After Ben and George get married, George is fired from his teaching post, forcing them to stay with friends separately while they sell their place and look for cheaper housing -- a situation that weighs heavily on all involved.
After nearly four decades together, Ben (John Lithgow) and George (Alfred Molina) finally tie the knot in an idyllic wedding ceremony in lower Manhattan. But when George loses his job soon after, the couple must sell their apartment and - victims of the relentless New York City real estate market - temporarily live apart until they can find an affordable new home. While George moves in with two cops (Cheyenne Jackson and Manny Perez) who live down stairs, Ben lands in Brooklyn with his nephew (Darren Burrows), his wife (Marisa Tomei), and their temperamental teenage son (Charlie Tahan), with whom Ben shares a bunk bed. While struggling with the pain of separation, Ben and George are further challenged by the intergenerational tensions and capricious family dynamics of their new living arrangements.Written by
Sony Pictures Classics
When George advises the young girl playing a Frédéric Chopin piece on the piano (supposedly without sufficient feeling), that she should let the music take her somewhere, surprise or even overwhelm her, he says that this is as important as "knowing the difference between a half-step and a semitone". Fact is, a half-step IS a semitone; there is no difference at all. See more »
My glasses. I can't find my glasses.
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Nearly as good as the 1937 version, Make Way For Tomorrow Dir. By Leo McCarey!
My wife and I were both moved and touched by this sweet sad drama of romance near the end of life's long and winding road. When a couple really complete each other's life it is a joy even when things turn rougher because that very important someone is there, next to you to divide the sorrows and multiply the joys.
But when circumstances beyond their control force them to separate briefly friends and families who offered to help become tested, tried and like most of us will fail at some point.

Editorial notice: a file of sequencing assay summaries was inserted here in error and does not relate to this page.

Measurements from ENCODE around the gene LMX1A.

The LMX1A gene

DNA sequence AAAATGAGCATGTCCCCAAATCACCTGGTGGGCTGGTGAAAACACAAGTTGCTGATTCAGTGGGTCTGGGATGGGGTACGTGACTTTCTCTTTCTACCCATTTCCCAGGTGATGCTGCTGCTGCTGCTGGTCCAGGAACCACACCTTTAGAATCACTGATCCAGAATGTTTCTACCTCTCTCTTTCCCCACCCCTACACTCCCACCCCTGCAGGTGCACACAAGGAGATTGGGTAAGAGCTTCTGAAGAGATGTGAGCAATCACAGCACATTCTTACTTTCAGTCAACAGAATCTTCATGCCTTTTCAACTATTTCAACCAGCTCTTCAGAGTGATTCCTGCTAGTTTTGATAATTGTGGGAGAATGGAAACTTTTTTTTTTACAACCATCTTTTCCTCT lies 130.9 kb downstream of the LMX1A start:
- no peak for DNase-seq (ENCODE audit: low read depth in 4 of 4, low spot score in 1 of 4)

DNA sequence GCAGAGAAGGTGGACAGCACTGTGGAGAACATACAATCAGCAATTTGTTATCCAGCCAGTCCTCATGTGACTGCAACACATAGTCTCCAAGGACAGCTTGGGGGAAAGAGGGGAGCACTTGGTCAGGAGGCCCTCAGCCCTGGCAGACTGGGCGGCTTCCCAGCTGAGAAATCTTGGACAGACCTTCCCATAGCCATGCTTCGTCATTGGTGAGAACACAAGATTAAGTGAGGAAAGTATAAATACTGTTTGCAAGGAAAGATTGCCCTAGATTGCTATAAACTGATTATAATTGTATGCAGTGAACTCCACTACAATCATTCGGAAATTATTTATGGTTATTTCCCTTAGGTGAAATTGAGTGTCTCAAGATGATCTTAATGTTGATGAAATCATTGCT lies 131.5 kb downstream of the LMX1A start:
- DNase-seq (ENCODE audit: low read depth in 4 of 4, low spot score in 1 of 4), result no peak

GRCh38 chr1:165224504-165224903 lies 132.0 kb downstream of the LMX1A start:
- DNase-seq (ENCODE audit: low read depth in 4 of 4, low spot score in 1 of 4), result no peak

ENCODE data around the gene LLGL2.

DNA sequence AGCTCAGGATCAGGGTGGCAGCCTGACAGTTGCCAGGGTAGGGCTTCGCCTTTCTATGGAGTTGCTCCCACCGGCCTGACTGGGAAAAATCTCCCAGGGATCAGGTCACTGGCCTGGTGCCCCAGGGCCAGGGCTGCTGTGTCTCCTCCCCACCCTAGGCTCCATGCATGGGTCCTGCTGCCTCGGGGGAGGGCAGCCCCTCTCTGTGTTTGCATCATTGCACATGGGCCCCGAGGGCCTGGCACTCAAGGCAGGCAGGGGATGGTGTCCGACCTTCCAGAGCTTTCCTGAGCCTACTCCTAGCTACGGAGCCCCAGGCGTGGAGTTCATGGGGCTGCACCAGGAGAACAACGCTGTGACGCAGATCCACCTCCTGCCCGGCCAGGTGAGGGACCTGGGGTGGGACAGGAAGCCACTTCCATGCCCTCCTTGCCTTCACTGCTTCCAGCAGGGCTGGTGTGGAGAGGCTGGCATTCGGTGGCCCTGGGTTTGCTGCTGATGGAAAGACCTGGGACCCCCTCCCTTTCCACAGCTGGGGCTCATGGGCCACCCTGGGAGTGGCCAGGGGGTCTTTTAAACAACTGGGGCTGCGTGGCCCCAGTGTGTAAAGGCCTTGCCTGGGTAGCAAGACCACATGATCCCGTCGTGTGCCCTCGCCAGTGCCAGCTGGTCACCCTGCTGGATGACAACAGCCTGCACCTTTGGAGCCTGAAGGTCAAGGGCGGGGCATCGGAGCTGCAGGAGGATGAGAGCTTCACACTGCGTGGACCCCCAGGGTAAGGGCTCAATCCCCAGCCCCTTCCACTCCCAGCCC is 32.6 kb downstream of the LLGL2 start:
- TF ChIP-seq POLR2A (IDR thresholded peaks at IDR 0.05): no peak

We are big fans of John Lithgow (we grew up near his home town and he's a local legend) and the great Alfred Molina and Marisa Tomei. The script, direction and performances were all like the music and art used in the film – wonderfully filling in all the colors of life.
As for it being a remake, the great comedy director Leo McCarey (Laurel & Hardy films, the Cary Grant screwball comedy The Awful Truth, An Affair To Remember, etc.) wanted to make a film about the problems of old age. Here is the plot description of Make Way For Tomorrow (1937), "At a family reunion, the Cooper clan find that their parents' home is being foreclosed. "Temporarily," Ma moves in with son George's family, Pa with daughter Cora. But the parents are like sand in the gears of their middle-aged children's well regulated households. As the days become weeks and then months, everyone gets stretched until they must except being separated permanently and go out for one last fling before saying goodbye forever."
Both films are wonderful dramas that ask us to treat each other with more compassion and civility – and to be prepared for the end.
Leo McCarey was nominated for an Oscar eight times and when he won Best Director in 1937 for The Awful Truth in his acceptance speech he said thank you but it was for the wrong film (meaning he thought he should have won for the more important feature Make Way For Tomorrow.)
I recommend seeing them both and then go and hug everyone you know and cherish while you can.
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